Mysteries can take place anywhere. On a boat on the Nile. On a luxurious train slicing through the snowy landscape of Europe. On the streets of New York, or New Delhi, or Tel Aviv.
They can take place in cities or in small towns. In modern Tokyo or in ancient Rome. Wherever they take place, the setting often dictates the tone of the story, and of the characters.
I learned this lesson while writing my Adam Lapid series. These are historical mysteries set primarily in Israel in the 1940s and ‘50s. And in these books the setting influences everything, including the detective work itself.
Since there were hardly any private cars in Israel at the time, my private eye, Adam Lapid, has to take the bus, or walk, or occasionally splurge on a taxi. Since there were barely any telephones, he can’t call people at their home. And since forensic science was in its infancy, he has to rely on his raw detecting skills to solve the case.
Above all, the specter of the Holocaust looms. People without families roam the streets and scream in their sleep as nightmares assail them. Many of the children do not have grandparents or aunts or cousins. Adam Lapid is himself a survivor of Auschwitz, and he is forever changed by his time there.
Adam is a loner, reluctant to make new connections, and is weighed down by survivor’s guilt. He doesn’t trust state authority, in spite of being an ardent Zionist, and is willing to tread beyond the limits of the law to bring about justice.
One thing many readers tell me is how fascinating the setting is. They feel as though they’re walking the scorching streets of Tel Aviv or the murky alleyways of West Jerusalem. The setting of Israel in its infancy becomes a character in its own right. It breathes and moves; it’s alive in a palpable way. It shapes the characters and the narrative of each book.
One of the greatest pleasures of writing the Adam Lapid books is getting emails from people who grew up on the streets of Tel Aviv or Jerusalem when the books take place, or when someone writes that he took one of my books with him on a trip to Israel and walked the same streets Adam Lapid does in the novels. It makes the books more real somehow, as if they bridged the unfathomable gap between fiction and reality. It injects them with added meaning and importance.
An unexpected benefit of writing the Adam Lapid series is learning more about my parents’ childhoods. Both grew up in Tel Aviv in the 1940s and ‘50s, and I often turn to them with questions about the way things looked and the atmosphere on the streets. “Here there was an orange grove,” my father would say, pointing at a street on the map in which there are only buildings today. “Here the road wasn’t even paved, and children would play sports in the street,” my mother would tell me. Today, with traffic being what it is, playing in the street would be too dangerous.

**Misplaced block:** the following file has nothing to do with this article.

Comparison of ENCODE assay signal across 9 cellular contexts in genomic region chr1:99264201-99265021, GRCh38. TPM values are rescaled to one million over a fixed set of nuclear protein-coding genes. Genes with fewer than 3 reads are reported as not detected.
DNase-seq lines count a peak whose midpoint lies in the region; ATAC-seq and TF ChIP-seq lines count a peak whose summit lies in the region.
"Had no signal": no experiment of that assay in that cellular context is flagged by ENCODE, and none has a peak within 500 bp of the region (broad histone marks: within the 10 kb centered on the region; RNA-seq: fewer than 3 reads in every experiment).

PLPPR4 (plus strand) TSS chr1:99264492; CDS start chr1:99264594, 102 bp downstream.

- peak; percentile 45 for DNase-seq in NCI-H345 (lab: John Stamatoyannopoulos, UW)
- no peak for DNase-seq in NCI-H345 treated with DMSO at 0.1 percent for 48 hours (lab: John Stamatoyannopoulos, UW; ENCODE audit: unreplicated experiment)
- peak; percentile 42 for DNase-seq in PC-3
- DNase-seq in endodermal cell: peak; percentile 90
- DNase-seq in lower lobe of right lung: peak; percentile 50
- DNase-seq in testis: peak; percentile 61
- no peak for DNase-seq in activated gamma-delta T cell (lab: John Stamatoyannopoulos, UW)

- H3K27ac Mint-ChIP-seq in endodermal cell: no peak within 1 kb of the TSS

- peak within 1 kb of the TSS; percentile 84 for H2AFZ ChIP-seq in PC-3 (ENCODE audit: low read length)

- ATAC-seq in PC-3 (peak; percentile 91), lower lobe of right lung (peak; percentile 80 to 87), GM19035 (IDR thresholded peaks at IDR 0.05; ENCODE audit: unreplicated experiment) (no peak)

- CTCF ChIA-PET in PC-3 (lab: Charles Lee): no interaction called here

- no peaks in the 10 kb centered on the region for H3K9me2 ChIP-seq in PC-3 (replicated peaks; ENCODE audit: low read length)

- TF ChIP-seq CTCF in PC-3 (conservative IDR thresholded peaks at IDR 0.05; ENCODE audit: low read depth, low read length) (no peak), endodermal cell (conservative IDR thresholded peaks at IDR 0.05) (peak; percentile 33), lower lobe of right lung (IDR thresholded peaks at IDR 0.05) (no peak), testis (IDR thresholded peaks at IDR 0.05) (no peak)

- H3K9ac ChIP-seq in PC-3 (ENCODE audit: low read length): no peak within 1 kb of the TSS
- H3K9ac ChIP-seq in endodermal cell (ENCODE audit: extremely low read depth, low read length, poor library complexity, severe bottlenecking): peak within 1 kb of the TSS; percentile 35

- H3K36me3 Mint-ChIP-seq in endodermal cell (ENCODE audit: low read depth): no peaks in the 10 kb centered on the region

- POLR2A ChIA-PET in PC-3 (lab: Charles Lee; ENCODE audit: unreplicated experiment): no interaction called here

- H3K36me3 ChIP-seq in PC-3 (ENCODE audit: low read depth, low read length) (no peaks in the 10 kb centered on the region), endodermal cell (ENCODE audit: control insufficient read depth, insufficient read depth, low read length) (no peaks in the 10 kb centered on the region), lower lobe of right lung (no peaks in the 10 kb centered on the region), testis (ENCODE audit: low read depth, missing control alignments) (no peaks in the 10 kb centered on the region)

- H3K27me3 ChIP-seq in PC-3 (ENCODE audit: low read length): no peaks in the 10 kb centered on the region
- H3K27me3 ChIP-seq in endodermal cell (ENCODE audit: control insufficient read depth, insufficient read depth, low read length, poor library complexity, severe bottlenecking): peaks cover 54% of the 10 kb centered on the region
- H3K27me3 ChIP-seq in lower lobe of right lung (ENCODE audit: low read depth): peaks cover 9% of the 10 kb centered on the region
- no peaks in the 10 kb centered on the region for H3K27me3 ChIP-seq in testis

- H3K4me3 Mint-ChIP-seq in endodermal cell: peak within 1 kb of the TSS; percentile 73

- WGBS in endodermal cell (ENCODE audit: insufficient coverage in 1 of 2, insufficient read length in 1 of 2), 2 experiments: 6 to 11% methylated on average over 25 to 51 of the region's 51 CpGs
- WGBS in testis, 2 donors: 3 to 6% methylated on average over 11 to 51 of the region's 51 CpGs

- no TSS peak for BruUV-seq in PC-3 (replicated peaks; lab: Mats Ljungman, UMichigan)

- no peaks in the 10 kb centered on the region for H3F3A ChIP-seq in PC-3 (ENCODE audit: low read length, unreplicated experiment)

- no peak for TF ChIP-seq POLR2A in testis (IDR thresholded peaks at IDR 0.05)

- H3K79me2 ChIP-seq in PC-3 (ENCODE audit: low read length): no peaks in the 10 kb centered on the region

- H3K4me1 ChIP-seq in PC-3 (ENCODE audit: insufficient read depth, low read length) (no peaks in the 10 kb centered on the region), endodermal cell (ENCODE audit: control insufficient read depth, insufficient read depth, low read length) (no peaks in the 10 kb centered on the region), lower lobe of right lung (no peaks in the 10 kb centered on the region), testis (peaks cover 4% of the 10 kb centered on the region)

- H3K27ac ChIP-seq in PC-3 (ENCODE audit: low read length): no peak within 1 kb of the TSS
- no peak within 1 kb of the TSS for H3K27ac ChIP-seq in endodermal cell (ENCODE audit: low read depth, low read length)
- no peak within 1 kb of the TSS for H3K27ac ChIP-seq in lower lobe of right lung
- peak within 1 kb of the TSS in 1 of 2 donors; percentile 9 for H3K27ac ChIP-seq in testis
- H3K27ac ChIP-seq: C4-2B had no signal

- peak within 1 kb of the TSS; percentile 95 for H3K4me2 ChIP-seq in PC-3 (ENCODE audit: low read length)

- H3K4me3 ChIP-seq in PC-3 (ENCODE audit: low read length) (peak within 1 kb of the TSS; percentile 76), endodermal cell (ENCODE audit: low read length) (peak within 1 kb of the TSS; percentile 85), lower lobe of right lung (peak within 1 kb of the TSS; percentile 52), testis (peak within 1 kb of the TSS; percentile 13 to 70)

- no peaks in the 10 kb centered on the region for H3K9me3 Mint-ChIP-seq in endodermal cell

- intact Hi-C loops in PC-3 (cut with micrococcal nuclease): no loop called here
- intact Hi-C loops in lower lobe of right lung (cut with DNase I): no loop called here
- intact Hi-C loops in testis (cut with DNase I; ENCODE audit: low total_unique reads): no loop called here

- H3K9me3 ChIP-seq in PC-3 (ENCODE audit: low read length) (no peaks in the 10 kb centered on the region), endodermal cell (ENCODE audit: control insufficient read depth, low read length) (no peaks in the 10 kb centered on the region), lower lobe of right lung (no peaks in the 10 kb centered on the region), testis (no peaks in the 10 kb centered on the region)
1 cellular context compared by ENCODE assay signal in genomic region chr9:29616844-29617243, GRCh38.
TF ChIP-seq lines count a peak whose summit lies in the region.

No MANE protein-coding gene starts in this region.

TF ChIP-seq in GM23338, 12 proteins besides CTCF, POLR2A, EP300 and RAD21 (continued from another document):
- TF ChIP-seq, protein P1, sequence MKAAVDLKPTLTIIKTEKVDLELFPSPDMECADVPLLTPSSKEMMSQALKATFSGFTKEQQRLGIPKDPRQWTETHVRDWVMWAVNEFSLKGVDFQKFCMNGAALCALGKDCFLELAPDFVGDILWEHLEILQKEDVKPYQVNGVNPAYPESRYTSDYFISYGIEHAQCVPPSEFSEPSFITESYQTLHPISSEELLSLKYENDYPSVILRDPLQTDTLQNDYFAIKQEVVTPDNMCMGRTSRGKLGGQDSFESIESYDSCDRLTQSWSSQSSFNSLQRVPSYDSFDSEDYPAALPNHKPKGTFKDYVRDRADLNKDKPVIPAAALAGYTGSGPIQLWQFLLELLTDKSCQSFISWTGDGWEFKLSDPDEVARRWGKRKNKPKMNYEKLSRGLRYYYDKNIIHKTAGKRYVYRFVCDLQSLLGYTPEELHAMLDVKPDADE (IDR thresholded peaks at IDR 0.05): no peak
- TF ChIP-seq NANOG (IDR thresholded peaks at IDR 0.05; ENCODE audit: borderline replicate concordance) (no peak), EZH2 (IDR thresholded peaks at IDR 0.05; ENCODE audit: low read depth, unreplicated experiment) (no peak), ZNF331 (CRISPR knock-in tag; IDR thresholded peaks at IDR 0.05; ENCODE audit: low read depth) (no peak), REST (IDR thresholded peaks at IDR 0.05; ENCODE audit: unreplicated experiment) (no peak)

They tell me about the abundance of butterflies and wildflowers, of food rationing and children wearing darned hand-me-downs. They regale me with tales of Dzigan and Schumacher, titans of Yiddish standup comedy. They talk about the lack of cars and telephones, about the black market, about children teaching their parents Hebrew instead of the other way around.
If I weren’t writing these books, I wouldn’t be asking so many questions and learning so much about my parents.
One of my main sources of historical information are newspapers of the time. In them I read what people bought and sold, what movies showed in which theater, what news had hold of the public’s attention.
In those newspapers I read about fledgling Israel’s precarious diplomatic situation, about the difficulties the young state had in absorbing hundreds of thousands of impoverished Jewish immigrants that flocked to it from all corners of the world. I read about political parties that have since evaporated, the animosity between David Ben-Gurion and Menachem Begin, about flourishing kibbutzim and miserable Ma’abarot, the haphazard camps where many immigrants lived due to lack of housing.
Above all, writing the Adam Lapid novels has taught me about the miracle of Israel. Its unlikely beginning, its hard struggle for security and diplomatic acceptance. It’s a story that fills me with awe and pride.
As I continue writing the Adam Lapid novels, so Israel’s early history changes and develops. I keep learning new things about the country where I live. I encounter both bright and dark moments, things that make me smile and others that give me a twinge. But I’m grateful for the gift that writing the Adam Lapid books has given me. I’m learning more about my country’s past and I’m better able to understand its present as a result. When I wrote the first words of the first Adam Lapid novel, I never expected to be so handsomely rewarded. And it’s a gift that keeps on giving with each new book.